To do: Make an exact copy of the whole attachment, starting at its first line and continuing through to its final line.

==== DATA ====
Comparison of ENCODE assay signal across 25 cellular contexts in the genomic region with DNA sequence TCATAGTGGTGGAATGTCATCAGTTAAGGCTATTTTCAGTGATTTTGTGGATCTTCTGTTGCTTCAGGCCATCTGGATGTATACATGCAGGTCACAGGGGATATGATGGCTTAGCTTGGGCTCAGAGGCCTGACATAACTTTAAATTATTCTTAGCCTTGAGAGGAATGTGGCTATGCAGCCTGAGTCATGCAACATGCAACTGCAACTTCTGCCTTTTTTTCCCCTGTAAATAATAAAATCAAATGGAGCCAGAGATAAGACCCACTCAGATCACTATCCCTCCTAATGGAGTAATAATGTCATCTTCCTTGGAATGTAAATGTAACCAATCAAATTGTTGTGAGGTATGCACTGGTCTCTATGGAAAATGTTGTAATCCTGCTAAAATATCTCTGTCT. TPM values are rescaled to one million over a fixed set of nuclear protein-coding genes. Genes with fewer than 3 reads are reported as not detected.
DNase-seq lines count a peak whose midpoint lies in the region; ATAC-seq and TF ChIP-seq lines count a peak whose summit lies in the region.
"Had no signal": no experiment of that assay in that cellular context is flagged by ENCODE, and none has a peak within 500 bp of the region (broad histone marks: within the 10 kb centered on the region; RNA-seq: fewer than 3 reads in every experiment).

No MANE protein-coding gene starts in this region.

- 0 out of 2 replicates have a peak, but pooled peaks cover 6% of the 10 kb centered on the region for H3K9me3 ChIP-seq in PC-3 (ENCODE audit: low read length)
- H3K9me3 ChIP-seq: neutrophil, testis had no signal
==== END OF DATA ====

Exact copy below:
Comparison of ENCODE assay signal across 25 cellular contexts in the genomic region with DNA sequence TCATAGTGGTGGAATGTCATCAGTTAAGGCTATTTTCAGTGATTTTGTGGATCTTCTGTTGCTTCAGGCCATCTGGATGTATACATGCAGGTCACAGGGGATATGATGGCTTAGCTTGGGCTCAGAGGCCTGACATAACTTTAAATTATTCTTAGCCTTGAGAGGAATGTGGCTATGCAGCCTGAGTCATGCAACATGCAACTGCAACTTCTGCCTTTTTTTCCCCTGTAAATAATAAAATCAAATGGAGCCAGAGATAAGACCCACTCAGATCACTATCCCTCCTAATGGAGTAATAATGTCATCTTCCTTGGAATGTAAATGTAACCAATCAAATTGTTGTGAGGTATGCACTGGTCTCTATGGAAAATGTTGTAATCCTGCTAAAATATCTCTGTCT. TPM values are rescaled to one million over a fixed set of nuclear protein-coding genes. Genes with fewer than 3 reads are reported as not detected.
DNase-seq lines count a peak whose midpoint lies in the region; ATAC-seq and TF ChIP-seq lines count a peak whose summit lies in the region.
"Had no signal": no experiment of that assay in that cellular context is flagged by ENCODE, and none has a peak within 500 bp of the region (broad histone marks: within the 10 kb centered on the region; RNA-seq: fewer than 3 reads in every experiment).

No MANE protein-coding gene starts in this region.

- 0 out of 2 replicates have a peak, but pooled peaks cover 6% of the 10 kb centered on the region for H3K9me3 ChIP-seq in PC-3 (ENCODE audit: low read length)
- H3K9me3 ChIP-seq: neutrophil, testis had no signal